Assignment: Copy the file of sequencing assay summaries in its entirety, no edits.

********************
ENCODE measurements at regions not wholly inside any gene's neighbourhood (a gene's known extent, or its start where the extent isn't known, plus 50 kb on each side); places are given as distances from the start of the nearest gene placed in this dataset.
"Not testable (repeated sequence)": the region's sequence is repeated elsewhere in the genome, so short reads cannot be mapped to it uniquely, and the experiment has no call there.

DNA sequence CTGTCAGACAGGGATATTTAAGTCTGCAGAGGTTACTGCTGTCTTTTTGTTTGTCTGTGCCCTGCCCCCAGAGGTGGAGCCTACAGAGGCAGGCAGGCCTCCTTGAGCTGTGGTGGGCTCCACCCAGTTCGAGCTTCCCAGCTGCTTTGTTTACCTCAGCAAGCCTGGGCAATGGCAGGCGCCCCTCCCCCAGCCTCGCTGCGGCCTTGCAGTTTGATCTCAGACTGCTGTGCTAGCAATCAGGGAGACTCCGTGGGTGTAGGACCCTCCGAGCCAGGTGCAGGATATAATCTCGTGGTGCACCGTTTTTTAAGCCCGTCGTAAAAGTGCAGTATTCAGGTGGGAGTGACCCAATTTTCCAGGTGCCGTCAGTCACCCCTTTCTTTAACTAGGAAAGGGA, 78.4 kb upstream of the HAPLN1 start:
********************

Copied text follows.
ENCODE measurements at regions not wholly inside any gene's neighbourhood (a gene's known extent, or its start where the extent isn't known, plus 50 kb on each side); places are given as distances from the start of the nearest gene placed in this dataset.
"Not testable (repeated sequence)": the region's sequence is repeated elsewhere in the genome, so short reads cannot be mapped to it uniquely, and the experiment has no call there.

DNA sequence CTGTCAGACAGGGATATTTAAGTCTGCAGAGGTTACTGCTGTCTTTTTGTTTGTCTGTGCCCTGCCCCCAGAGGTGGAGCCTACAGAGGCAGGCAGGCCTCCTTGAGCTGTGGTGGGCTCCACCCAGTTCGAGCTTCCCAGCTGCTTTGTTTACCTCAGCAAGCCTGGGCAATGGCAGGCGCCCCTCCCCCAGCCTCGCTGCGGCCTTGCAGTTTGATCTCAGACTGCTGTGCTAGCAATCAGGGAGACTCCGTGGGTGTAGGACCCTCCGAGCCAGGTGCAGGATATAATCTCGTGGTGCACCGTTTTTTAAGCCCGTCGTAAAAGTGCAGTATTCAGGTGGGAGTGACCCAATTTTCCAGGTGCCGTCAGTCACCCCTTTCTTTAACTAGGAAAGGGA, 78.4 kb upstream of the HAPLN1 start: